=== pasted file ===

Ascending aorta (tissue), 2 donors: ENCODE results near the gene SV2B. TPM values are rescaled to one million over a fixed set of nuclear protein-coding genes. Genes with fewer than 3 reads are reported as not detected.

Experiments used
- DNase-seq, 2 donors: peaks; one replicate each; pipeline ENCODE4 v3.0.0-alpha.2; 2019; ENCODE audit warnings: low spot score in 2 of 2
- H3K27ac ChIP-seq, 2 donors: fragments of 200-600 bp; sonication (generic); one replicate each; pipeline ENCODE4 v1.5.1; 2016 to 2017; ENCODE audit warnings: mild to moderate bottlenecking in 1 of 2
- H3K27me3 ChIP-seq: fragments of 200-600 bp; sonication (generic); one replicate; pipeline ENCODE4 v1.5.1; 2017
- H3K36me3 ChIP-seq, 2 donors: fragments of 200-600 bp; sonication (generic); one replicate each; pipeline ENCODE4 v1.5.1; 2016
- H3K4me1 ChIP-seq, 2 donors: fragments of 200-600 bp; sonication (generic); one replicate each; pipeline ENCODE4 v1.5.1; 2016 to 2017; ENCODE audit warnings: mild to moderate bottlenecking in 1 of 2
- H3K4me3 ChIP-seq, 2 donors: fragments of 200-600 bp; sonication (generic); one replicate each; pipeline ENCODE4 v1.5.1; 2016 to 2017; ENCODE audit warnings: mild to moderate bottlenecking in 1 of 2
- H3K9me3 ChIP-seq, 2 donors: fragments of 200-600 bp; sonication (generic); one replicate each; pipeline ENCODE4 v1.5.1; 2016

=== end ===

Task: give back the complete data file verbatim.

Ascending aorta (tissue), 2 donors: ENCODE results near the gene SV2B. TPM values are rescaled to one million over a fixed set of nuclear protein-coding genes. Genes with fewer than 3 reads are reported as not detected.

Experiments used
- DNase-seq, 2 donors: peaks; one replicate each; pipeline ENCODE4 v3.0.0-alpha.2; 2019; ENCODE audit warnings: low spot score in 2 of 2
- H3K27ac ChIP-seq, 2 donors: fragments of 200-600 bp; sonication (generic); one replicate each; pipeline ENCODE4 v1.5.1; 2016 to 2017; ENCODE audit warnings: mild to moderate bottlenecking in 1 of 2
- H3K27me3 ChIP-seq: fragments of 200-600 bp; sonication (generic); one replicate; pipeline ENCODE4 v1.5.1; 2017
- H3K36me3 ChIP-seq, 2 donors: fragments of 200-600 bp; sonication (generic); one replicate each; pipeline ENCODE4 v1.5.1; 2016
- H3K4me1 ChIP-seq, 2 donors: fragments of 200-600 bp; sonication (generic); one replicate each; pipeline ENCODE4 v1.5.1; 2016 to 2017; ENCODE audit warnings: mild to moderate bottlenecking in 1 of 2
- H3K4me3 ChIP-seq, 2 donors: fragments of 200-600 bp; sonication (generic); one replicate each; pipeline ENCODE4 v1.5.1; 2016 to 2017; ENCODE audit warnings: mild to moderate bottlenecking in 1 of 2
- H3K9me3 ChIP-seq, 2 donors: fragments of 200-600 bp; sonication (generic); one replicate each; pipeline ENCODE4 v1.5.1; 2016